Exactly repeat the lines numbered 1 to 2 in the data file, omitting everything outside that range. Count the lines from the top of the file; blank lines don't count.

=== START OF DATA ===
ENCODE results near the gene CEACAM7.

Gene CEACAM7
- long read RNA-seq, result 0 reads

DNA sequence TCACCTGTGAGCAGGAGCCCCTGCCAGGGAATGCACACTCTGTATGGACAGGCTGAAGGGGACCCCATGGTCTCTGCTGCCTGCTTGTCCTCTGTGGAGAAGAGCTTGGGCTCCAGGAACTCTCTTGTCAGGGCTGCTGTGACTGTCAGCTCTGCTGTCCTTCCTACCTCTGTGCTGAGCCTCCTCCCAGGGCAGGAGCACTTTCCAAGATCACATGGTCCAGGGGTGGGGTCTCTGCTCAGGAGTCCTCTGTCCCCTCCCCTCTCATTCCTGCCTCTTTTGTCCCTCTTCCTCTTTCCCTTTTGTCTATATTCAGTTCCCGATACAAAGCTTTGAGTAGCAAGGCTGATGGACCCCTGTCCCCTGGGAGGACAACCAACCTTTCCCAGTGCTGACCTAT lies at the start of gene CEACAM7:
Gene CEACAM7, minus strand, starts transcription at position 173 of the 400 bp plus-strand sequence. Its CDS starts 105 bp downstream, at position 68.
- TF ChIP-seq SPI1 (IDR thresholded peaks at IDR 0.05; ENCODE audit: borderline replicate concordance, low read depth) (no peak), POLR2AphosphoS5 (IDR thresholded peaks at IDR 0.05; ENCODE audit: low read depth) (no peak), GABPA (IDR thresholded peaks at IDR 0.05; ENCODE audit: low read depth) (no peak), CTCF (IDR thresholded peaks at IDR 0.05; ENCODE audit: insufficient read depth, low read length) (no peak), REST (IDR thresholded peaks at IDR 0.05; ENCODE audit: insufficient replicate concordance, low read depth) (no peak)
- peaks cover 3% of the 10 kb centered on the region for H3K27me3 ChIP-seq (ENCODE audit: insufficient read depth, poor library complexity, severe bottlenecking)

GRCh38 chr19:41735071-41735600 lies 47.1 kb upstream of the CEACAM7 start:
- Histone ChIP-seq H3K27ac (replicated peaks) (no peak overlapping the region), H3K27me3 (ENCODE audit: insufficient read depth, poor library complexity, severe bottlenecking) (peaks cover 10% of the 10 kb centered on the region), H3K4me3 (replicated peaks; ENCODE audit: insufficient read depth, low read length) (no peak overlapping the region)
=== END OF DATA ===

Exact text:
ENCODE results near the gene CEACAM7.

Gene CEACAM7